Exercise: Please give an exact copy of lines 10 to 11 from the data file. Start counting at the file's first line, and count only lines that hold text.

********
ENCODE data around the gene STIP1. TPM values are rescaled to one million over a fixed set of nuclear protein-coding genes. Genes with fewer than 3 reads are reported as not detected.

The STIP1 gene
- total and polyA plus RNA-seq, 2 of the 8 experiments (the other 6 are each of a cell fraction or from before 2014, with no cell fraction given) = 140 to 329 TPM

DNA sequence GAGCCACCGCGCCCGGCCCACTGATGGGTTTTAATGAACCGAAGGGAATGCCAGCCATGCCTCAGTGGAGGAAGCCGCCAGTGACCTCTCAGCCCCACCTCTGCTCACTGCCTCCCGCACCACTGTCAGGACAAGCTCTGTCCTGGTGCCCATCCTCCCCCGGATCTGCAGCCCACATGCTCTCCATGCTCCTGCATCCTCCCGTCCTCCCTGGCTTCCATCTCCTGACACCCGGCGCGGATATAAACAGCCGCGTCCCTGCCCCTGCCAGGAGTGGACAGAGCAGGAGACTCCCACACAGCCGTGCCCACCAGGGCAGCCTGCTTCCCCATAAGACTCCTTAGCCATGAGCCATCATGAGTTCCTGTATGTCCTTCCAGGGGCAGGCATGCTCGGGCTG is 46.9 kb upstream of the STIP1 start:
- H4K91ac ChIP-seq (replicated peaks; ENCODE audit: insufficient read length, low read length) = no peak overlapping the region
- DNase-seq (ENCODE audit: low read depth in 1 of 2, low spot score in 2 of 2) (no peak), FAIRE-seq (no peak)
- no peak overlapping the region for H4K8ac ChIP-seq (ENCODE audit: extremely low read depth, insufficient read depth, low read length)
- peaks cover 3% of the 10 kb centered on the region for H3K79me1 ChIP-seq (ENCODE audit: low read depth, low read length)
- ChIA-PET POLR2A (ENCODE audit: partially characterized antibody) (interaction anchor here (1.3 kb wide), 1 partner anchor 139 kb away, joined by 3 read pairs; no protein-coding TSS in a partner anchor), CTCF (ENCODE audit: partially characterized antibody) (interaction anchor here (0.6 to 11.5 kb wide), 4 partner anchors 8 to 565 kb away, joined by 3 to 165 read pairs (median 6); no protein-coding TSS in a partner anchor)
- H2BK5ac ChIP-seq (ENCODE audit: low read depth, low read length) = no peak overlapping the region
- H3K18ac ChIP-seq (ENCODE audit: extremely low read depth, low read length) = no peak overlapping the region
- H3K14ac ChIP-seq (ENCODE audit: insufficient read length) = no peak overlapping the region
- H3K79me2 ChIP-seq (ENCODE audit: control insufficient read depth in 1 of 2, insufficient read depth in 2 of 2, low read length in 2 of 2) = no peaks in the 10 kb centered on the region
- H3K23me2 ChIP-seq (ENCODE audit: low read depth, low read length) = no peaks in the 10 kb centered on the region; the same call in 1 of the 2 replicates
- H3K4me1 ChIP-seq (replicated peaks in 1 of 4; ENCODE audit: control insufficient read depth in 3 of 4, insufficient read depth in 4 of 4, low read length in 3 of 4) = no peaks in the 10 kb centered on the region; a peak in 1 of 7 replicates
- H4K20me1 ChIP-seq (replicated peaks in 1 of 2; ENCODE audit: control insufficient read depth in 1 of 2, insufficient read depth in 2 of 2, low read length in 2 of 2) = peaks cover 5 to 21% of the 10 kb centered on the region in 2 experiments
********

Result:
- H2BK5ac ChIP-seq (ENCODE audit: low read depth, low read length) = no peak overlapping the region
- H3K18ac ChIP-seq (ENCODE audit: extremely low read depth, low read length) = no peak overlapping the region